MOSCOW, April 23 (RAPSI) – The Moscow City Court has upheld a sentence for Maria Alyokhina, a member of the infamous feminist punk group Pussy Riot, who has received 100 hours of compulsory community service for unauthorized action against blocking of Telegram messenger, the press-service of the court has told RAPSI.
As a result, the April 18 ruling of the Meshchansky District Court of Moscow came into force.
On April 17, two other young women, Yulia Kostenko and Alina Muzychenko, were fined 10,000 ($160) and 20,000 rubles ($325) respectively for participating in the action.
All the women were found guilty of organizing a mass concurrent stay and (or) movement of citizens in a public square resulted in breach of public order.
On April 16, thirteen participants of the action came to Lubyanka Square in central Moscow where the Federal Security Service is located. They threw multicolored paper planes at the FSB building thus protesting Telegram blocking.
Russian communications watchdog Roskomnadzor started blocking the messenger on April 16 following a court order. Moscow’s Tagansky District Court tasked Roskomnadzor on April 13 with putting a stop to sending and receiving messages through Telegram until the messenger fulfills its obligations by providing deciphering keys. The ruling came into force immediately. According to the communications watchdog’s statement, Roskomnadzor received the ruling and forwarded the relevant information to operators.
In July, Durov received the FSB requests to provide information for decoding messages of six app users. In September, law enforcement authorities drew up administrative protocols against Telegram because of law violation, as Durov failed to reply for the request.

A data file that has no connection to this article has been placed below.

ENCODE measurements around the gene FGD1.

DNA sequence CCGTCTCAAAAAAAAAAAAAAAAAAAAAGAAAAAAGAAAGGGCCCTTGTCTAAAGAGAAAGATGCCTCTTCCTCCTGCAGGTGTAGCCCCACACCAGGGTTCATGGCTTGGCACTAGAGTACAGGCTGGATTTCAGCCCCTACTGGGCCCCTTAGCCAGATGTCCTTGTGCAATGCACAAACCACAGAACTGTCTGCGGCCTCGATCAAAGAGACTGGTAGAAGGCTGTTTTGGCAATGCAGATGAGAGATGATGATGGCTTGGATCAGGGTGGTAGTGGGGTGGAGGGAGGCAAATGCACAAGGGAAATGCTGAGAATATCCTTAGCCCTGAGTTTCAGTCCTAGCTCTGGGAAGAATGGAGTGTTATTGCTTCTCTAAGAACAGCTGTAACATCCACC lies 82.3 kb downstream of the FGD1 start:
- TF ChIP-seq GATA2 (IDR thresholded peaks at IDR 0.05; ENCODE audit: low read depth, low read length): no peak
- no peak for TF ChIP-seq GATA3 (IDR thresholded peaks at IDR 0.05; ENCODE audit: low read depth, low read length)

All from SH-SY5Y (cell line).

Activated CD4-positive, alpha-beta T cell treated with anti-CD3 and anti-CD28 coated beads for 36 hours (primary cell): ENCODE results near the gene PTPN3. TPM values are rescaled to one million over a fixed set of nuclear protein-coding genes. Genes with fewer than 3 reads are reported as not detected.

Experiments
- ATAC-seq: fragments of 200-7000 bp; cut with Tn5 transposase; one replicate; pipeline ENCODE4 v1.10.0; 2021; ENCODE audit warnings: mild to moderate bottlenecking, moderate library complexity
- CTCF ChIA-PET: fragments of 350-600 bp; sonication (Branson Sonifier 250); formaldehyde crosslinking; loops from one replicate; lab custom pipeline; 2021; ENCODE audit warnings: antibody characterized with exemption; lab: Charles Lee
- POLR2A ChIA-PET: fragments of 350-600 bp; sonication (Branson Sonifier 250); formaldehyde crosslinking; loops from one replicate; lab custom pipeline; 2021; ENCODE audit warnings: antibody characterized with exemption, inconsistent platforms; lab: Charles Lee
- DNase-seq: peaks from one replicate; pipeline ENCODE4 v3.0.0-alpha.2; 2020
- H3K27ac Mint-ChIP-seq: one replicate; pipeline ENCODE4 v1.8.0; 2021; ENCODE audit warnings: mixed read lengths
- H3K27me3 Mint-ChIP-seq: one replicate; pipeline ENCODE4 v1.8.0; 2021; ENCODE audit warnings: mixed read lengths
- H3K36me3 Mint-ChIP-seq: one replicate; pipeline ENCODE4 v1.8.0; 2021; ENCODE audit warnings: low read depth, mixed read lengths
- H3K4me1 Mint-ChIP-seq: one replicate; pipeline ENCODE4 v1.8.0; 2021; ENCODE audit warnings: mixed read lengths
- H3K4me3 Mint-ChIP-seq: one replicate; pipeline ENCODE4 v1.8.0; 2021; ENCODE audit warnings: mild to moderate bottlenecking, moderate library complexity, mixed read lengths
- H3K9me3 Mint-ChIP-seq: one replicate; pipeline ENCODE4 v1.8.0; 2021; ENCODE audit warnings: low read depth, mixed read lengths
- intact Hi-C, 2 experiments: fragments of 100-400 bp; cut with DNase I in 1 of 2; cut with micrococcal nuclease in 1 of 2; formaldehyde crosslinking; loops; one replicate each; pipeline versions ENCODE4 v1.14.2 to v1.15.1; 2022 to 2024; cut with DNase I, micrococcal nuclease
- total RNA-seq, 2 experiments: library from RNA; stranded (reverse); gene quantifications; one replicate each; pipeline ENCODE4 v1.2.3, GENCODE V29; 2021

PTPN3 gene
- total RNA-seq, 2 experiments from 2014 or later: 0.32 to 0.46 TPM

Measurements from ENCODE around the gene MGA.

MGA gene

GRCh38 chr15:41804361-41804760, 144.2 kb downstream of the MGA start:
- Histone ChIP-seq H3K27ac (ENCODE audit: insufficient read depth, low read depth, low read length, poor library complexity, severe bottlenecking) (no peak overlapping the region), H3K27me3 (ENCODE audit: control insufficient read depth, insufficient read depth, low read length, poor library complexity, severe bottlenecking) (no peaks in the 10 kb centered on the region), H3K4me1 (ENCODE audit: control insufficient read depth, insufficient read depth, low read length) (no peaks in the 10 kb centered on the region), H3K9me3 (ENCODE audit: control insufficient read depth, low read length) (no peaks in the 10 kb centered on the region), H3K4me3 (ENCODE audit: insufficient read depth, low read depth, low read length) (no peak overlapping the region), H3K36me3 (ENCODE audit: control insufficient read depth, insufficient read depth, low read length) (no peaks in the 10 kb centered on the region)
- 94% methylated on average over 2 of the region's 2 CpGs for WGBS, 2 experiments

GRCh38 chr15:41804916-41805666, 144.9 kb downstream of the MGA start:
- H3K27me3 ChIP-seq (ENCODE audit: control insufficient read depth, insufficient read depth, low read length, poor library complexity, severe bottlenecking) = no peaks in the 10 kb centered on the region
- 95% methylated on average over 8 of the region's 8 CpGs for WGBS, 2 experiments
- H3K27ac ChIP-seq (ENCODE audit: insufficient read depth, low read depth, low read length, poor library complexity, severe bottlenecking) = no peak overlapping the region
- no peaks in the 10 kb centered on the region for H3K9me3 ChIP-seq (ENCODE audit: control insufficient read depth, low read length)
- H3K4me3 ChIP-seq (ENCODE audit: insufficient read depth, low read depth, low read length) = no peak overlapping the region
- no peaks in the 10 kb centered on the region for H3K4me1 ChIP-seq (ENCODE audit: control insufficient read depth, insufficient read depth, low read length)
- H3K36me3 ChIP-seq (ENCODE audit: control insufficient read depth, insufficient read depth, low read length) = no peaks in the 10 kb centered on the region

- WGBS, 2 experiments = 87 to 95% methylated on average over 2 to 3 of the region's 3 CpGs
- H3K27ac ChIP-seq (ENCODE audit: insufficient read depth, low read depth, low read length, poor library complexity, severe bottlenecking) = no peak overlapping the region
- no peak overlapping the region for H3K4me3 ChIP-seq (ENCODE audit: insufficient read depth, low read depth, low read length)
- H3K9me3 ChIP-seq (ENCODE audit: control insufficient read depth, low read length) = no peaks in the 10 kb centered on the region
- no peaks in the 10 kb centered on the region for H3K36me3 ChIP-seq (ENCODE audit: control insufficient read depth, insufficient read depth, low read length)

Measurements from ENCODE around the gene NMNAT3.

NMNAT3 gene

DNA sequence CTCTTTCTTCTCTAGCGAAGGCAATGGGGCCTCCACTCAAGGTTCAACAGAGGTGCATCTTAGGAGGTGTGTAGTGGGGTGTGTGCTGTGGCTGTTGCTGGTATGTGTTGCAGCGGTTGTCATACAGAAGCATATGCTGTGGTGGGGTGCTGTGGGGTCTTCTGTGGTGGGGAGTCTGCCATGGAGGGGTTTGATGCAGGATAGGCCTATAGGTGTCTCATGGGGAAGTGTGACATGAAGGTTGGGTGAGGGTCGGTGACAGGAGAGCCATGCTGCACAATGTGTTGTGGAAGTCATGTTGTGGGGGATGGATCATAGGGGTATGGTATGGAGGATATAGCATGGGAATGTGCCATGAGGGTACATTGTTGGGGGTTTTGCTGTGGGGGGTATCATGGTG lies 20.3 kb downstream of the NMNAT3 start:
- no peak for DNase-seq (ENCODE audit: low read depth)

The Meshchansky District Court of Moscow has fined the company 800,000 rubles ($14,000) for refusal to provide FSB with information on message decoding concerning several users. The messenger insists that it is technically impossible to transfer encryption keys. Telegram has been found guilty of failure to store and (or) furnish information on users and their messages to law enforcement agencies. The ruling has become effective.
In December, Telegram Messenger LLP filed a lawsuit with the Supreme Court of Russia seeking to cancel the Federal Security Service’s (FSB) decree establishing the procedure for provision of information on decoding of user data. On March 19, the lawsuit was dismissed. Telegram was obliged to comply with the FSB order within 15 days. The company filed an appeal with the European Court of Human Rights (ECHR) against the fine, lawyer Damir Gainutdinov told RAPSI on March 22.
In early April, the Presidential Council for Human Rights called Roskomnadzor to refrain from blocking Telegram messenger in Russia and asked FSB to find other ways of legal access to the messages of users endangering the national security.
According to the Federal Law “On Information, Information Technologies and the Protection of Information”, organizers of information distribution on the Internet must submit information about users and their messages to the authorized governmental bodies conducting investigative activities and ensuring the state security.